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ain't Arthur Raybold assert associate hermits Aunt Harriet believe better Bill Hammond bishop blue flannel boat breakfast bright eyes cabin Camp Roy camp-fire Clyde cook course cried delight Dodworth everything eyes feel fellow fish forest gazed gentleman girl glad goin gone hammock hand hear heard Hector hour husband knew lake laughed leave looked Lord Harry Martin matter meal mind Miss Corona Miss Dearborn Miss Raybold morning nater never night Number oars ourselves party Perkenpine Peter Sadler Phil Matlack pleasant pull replied rowlock seated shore sister sleep smiled soon sort speak stay stood suit supper suppose sure talk tell tent there's thing thought told took tramp trouble turbed turned Uncle Archibald wait walked wedding journey wedding trip wife wish woods young woman
Page 64 - present. But even if it did, I am obliged to tell the truth. I do not know what would have become of me if I had not had the good fortune to catch the measles from a family with whom I was spending Sunday in another town. As soon as the disease plainly showed itself
Page 184 - sat and gazed out of the window at the flying scenery for nearly half an hour, after which he read the letter again. Then he folded it up and put it into his pocket. "If she had given me the slightest reason to hope," he said to himself, "how easy it would be to tear this letter into scraps
Page 62 - to have this opportunity to explain my appearancehere. In the first place, I must tell you that I am a bishop whose diocese has been inundated, and who consequently has been obliged to leave it." "Oh!" exclaimed Mr. Archibald, and Margery looked at Mr. Clyde, with the remark : "There ! You see, I was very near to
Page 197 - help smiling at the uncomfortable manner in which she was trying to make herself comfortable on those rough rocks. "I'll tell you what it is, Mrs. Perkenpine," he said, "you'll get yourself into the worst kind of a hole if you go off this way, leavin' everything at sixes and sevens behind you." "It's my nater,
Page 215 - In a moment Mr. Archibald was staring at her. "What is the matter?" he exclaimed. "Are you sick?" "No," said she, "but I have something very important to say to you. I want you to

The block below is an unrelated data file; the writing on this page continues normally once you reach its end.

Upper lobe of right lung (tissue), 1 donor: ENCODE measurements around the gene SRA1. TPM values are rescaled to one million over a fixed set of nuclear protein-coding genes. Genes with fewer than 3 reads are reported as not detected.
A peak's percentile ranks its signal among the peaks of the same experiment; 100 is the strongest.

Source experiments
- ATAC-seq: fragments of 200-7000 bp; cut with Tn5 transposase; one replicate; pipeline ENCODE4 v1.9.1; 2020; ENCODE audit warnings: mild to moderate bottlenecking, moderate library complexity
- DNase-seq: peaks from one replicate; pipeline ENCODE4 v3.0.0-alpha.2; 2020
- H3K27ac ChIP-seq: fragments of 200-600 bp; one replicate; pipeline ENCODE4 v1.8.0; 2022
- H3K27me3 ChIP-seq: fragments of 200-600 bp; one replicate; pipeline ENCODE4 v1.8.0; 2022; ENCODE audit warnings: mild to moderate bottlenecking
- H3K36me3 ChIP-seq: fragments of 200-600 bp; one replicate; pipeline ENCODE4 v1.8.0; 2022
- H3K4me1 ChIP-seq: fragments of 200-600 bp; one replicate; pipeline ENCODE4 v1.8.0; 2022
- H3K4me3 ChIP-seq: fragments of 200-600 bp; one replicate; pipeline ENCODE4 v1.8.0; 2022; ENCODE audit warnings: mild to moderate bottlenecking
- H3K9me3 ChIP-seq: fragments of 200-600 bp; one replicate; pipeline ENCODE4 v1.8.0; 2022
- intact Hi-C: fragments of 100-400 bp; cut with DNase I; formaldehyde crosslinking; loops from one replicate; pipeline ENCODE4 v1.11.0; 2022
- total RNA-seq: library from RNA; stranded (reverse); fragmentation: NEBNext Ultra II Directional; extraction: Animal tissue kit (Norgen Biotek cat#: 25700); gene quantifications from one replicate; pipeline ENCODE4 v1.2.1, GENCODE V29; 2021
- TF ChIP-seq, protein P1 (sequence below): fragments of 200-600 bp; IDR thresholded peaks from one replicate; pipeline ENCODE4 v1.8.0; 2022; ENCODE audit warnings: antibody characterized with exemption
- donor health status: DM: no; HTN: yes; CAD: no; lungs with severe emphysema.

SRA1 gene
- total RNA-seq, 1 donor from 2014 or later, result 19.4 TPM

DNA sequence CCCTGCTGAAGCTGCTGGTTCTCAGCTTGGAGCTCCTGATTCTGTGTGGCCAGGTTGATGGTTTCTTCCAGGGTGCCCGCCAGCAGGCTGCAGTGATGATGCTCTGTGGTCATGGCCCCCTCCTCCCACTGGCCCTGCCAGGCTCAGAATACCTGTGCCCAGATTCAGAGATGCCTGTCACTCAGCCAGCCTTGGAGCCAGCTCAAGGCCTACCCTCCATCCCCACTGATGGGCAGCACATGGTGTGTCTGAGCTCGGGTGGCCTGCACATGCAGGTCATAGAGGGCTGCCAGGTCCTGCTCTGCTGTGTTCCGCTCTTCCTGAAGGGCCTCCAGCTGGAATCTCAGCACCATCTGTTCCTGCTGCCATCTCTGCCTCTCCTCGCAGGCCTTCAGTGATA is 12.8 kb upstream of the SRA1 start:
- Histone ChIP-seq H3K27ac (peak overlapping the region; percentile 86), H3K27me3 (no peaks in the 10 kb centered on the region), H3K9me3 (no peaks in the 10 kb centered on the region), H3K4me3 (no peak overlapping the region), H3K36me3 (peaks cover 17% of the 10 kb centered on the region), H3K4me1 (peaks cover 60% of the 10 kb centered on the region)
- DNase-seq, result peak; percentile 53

Page 197 - see it. He lives his own life, if anybody does. He's individdle down to the heels, and just look at him ! He's the same as a king. I tell you, Phil
Page 44 - Oh, nothing so bad as that," she replied. "I only thought—" "Excuse me, ma'am," he interrupted. "I didn't mean that you heard all those things, but most likely a part of them. Hardly any family parties goes into camp that some of them don't hear wild beasts the first
Page 230 - like Sam Hill, as if his rabbit had got away from him. But perhaps it wasn't that, and maybe somebody skeered him. Anyway, he's clean gone." The bishop stood and reflected. The affair looked serious. Clyde was a practical, sensible fellow—and he was gone. Why did he go? "Have you seen any of the Archibalds
Page 185 - Martin had left her, Margery sat on the root of the tree until Mr. Clyde came up and said he had been wondering what had become of her. "I have been wondering that, myself," she said,— "at least, I have been wondering what is going to become of me.
Page 118 - ideas. She goes in for reform, and for pretty much all kinds, from what I have heard." "I think she is lofty," remarked Margery, "because she is stuck-up. I don't like her." "It is so seldom," Corona now continued, "that we find people who are willing to assert their individuality, and when they are found